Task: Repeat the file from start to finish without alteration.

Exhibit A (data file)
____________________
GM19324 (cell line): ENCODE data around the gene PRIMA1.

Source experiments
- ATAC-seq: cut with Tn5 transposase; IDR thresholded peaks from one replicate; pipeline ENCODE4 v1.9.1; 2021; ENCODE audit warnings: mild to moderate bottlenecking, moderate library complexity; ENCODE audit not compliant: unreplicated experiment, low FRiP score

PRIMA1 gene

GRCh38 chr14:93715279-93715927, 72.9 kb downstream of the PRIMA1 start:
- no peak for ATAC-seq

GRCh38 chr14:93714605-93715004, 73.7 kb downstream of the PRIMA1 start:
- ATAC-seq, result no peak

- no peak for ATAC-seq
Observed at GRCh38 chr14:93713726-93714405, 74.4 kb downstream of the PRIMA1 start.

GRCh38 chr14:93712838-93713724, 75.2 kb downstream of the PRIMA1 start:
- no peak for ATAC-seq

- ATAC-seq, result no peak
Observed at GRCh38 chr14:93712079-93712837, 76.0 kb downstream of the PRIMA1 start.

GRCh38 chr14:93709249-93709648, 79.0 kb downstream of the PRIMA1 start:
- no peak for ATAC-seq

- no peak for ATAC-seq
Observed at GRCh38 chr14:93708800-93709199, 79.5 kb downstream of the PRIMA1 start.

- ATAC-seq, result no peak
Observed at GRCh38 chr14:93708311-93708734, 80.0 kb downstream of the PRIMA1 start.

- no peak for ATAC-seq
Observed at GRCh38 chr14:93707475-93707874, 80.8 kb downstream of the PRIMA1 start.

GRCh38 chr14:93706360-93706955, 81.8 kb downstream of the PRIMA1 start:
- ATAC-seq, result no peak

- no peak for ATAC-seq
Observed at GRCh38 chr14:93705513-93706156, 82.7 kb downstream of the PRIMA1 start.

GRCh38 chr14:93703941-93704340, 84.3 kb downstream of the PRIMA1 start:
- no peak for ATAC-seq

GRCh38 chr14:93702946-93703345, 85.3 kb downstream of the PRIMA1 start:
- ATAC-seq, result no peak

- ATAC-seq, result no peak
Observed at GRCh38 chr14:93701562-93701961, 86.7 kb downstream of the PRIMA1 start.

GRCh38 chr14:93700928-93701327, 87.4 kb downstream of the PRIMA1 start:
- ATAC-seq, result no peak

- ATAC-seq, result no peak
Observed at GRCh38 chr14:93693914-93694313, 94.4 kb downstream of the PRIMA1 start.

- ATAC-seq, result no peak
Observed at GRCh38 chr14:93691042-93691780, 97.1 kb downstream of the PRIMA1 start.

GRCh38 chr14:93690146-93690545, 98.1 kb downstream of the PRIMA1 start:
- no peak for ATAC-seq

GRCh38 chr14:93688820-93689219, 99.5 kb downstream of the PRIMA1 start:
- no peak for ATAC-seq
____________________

GM19324 (cell line): ENCODE data around the gene PRIMA1.

Source experiments
- ATAC-seq: cut with Tn5 transposase; IDR thresholded peaks from one replicate; pipeline ENCODE4 v1.9.1; 2021; ENCODE audit warnings: mild to moderate bottlenecking, moderate library complexity; ENCODE audit not compliant: unreplicated experiment, low FRiP score

PRIMA1 gene

GRCh38 chr14:93715279-93715927, 72.9 kb downstream of the PRIMA1 start:
- no peak for ATAC-seq

GRCh38 chr14:93714605-93715004, 73.7 kb downstream of the PRIMA1 start:
- ATAC-seq, result no peak

- no peak for ATAC-seq
Observed at GRCh38 chr14:93713726-93714405, 74.4 kb downstream of the PRIMA1 start.

GRCh38 chr14:93712838-93713724, 75.2 kb downstream of the PRIMA1 start:
- no peak for ATAC-seq

- ATAC-seq, result no peak
Observed at GRCh38 chr14:93712079-93712837, 76.0 kb downstream of the PRIMA1 start.

GRCh38 chr14:93709249-93709648, 79.0 kb downstream of the PRIMA1 start:
- no peak for ATAC-seq

- no peak for ATAC-seq
Observed at GRCh38 chr14:93708800-93709199, 79.5 kb downstream of the PRIMA1 start.

- ATAC-seq, result no peak
Observed at GRCh38 chr14:93708311-93708734, 80.0 kb downstream of the PRIMA1 start.

- no peak for ATAC-seq
Observed at GRCh38 chr14:93707475-93707874, 80.8 kb downstream of the PRIMA1 start.

GRCh38 chr14:93706360-93706955, 81.8 kb downstream of the PRIMA1 start:
- ATAC-seq, result no peak

- no peak for ATAC-seq
Observed at GRCh38 chr14:93705513-93706156, 82.7 kb downstream of the PRIMA1 start.

GRCh38 chr14:93703941-93704340, 84.3 kb downstream of the PRIMA1 start:
- no peak for ATAC-seq

GRCh38 chr14:93702946-93703345, 85.3 kb downstream of the PRIMA1 start:
- ATAC-seq, result no peak

- ATAC-seq, result no peak
Observed at GRCh38 chr14:93701562-93701961, 86.7 kb downstream of the PRIMA1 start.

GRCh38 chr14:93700928-93701327, 87.4 kb downstream of the PRIMA1 start:
- ATAC-seq, result no peak

- ATAC-seq, result no peak
Observed at GRCh38 chr14:93693914-93694313, 94.4 kb downstream of the PRIMA1 start.

- ATAC-seq, result no peak
Observed at GRCh38 chr14:93691042-93691780, 97.1 kb downstream of the PRIMA1 start.

GRCh38 chr14:93690146-93690545, 98.1 kb downstream of the PRIMA1 start:
- no peak for ATAC-seq

GRCh38 chr14:93688820-93689219, 99.5 kb downstream of the PRIMA1 start:
- no peak for ATAC-seq